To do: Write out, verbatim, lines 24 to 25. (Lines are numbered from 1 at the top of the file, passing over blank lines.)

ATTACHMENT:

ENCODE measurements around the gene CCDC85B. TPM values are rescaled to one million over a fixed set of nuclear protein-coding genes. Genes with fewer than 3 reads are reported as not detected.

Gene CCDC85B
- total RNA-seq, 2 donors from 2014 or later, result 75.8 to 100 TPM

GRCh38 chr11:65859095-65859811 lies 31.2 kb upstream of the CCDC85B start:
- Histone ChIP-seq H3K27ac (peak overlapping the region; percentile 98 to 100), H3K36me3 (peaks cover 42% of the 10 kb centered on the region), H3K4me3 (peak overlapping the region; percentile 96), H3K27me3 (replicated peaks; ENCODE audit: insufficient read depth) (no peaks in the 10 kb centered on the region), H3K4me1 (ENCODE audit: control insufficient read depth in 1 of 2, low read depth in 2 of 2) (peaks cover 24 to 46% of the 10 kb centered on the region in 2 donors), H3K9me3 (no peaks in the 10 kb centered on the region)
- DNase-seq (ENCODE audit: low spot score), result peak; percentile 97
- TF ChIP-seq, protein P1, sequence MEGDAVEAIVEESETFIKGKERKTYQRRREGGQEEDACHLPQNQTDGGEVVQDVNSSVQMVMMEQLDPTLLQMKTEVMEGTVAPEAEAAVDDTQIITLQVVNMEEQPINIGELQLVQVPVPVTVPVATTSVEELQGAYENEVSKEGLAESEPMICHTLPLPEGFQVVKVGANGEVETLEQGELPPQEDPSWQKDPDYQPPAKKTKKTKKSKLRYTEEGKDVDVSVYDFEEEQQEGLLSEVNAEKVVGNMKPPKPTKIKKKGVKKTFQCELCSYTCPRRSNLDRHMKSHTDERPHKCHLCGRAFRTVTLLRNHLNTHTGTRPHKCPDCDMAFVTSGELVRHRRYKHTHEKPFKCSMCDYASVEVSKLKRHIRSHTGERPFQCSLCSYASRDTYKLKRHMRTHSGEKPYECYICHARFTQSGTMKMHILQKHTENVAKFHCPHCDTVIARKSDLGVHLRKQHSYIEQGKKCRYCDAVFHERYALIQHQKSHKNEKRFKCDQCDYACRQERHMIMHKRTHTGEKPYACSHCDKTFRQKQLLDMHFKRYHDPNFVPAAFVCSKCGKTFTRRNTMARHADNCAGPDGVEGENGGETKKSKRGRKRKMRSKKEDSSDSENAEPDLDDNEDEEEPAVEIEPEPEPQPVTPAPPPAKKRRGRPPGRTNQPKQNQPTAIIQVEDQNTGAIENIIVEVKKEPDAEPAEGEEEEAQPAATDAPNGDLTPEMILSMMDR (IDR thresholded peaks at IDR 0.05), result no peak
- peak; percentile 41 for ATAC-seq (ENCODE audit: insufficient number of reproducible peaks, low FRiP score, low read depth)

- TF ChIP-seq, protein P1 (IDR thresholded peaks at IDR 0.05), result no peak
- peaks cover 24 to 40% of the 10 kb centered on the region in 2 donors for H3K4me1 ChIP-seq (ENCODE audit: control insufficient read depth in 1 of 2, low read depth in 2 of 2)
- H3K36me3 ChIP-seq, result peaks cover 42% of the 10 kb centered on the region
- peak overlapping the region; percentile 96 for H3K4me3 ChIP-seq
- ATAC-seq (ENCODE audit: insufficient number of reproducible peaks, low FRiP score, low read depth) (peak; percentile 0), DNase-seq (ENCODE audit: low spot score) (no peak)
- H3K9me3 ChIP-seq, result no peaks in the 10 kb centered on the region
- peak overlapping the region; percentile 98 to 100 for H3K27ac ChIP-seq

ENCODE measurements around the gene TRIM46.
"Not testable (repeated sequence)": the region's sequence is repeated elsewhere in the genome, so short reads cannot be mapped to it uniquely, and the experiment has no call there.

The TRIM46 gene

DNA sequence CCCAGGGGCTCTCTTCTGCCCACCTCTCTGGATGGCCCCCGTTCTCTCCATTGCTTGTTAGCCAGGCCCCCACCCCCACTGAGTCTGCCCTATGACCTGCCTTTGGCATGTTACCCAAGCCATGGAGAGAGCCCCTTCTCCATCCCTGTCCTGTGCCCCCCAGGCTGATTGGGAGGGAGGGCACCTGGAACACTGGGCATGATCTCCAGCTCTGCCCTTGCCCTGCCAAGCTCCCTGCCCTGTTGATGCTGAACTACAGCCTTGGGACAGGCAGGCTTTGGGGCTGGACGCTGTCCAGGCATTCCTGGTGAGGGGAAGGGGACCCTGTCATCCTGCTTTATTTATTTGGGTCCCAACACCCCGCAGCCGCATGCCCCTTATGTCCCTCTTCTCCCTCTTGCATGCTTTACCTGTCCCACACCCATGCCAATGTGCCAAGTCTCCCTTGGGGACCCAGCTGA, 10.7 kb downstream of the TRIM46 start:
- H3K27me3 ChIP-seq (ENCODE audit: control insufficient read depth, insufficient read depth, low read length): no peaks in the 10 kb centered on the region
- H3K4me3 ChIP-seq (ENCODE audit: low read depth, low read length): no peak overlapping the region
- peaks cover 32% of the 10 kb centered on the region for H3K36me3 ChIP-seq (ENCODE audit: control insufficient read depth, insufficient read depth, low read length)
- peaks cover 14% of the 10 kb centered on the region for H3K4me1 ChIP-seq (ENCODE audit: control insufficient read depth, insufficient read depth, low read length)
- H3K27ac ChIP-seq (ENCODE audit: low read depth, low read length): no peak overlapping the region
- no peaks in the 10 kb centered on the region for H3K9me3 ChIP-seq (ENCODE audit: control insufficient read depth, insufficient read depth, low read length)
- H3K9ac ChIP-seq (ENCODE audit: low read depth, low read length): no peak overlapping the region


- H3K27ac ChIP-seq (ENCODE audit: low read depth, low read length): no peak overlapping the region
- no peaks in the 10 kb centered on the region for H3K9me3 ChIP-seq (ENCODE audit: control insufficient read depth, insufficient read depth, low read length)